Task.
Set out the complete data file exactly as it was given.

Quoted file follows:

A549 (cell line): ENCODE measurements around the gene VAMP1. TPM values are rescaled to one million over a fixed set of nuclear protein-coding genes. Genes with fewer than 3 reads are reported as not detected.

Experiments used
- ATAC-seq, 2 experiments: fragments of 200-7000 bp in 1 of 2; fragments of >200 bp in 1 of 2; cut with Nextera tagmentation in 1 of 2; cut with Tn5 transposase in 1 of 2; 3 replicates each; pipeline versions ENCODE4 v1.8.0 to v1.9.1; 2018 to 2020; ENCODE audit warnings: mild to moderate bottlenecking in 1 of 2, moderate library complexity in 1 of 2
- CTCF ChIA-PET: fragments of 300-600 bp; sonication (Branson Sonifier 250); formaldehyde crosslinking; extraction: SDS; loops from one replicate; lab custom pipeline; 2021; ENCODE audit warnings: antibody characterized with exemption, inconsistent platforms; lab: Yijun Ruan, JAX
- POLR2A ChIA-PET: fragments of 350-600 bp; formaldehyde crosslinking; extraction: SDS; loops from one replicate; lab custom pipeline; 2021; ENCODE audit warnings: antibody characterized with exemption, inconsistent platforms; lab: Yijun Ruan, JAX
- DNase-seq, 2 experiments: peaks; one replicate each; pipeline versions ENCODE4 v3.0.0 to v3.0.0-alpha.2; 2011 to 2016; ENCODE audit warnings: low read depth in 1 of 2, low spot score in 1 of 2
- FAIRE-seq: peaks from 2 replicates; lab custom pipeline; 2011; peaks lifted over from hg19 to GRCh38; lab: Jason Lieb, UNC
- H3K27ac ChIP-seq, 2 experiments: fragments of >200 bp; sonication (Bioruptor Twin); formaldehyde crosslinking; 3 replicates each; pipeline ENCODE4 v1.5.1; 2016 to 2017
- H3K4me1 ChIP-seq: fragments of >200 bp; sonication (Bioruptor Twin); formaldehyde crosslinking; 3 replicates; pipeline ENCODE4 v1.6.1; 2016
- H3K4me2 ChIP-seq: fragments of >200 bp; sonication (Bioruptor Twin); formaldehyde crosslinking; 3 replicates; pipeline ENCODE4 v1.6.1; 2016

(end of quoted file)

A549 (cell line): ENCODE measurements around the gene VAMP1. TPM values are rescaled to one million over a fixed set of nuclear protein-coding genes. Genes with fewer than 3 reads are reported as not detected.

Experiments used
- ATAC-seq, 2 experiments: fragments of 200-7000 bp in 1 of 2; fragments of >200 bp in 1 of 2; cut with Nextera tagmentation in 1 of 2; cut with Tn5 transposase in 1 of 2; 3 replicates each; pipeline versions ENCODE4 v1.8.0 to v1.9.1; 2018 to 2020; ENCODE audit warnings: mild to moderate bottlenecking in 1 of 2, moderate library complexity in 1 of 2
- CTCF ChIA-PET: fragments of 300-600 bp; sonication (Branson Sonifier 250); formaldehyde crosslinking; extraction: SDS; loops from one replicate; lab custom pipeline; 2021; ENCODE audit warnings: antibody characterized with exemption, inconsistent platforms; lab: Yijun Ruan, JAX
- POLR2A ChIA-PET: fragments of 350-600 bp; formaldehyde crosslinking; extraction: SDS; loops from one replicate; lab custom pipeline; 2021; ENCODE audit warnings: antibody characterized with exemption, inconsistent platforms; lab: Yijun Ruan, JAX
- DNase-seq, 2 experiments: peaks; one replicate each; pipeline versions ENCODE4 v3.0.0 to v3.0.0-alpha.2; 2011 to 2016; ENCODE audit warnings: low read depth in 1 of 2, low spot score in 1 of 2
- FAIRE-seq: peaks from 2 replicates; lab custom pipeline; 2011; peaks lifted over from hg19 to GRCh38; lab: Jason Lieb, UNC
- H3K27ac ChIP-seq, 2 experiments: fragments of >200 bp; sonication (Bioruptor Twin); formaldehyde crosslinking; 3 replicates each; pipeline ENCODE4 v1.5.1; 2016 to 2017
- H3K4me1 ChIP-seq: fragments of >200 bp; sonication (Bioruptor Twin); formaldehyde crosslinking; 3 replicates; pipeline ENCODE4 v1.6.1; 2016
- H3K4me2 ChIP-seq: fragments of >200 bp; sonication (Bioruptor Twin); formaldehyde crosslinking; 3 replicates; pipeline ENCODE4 v1.6.1; 2016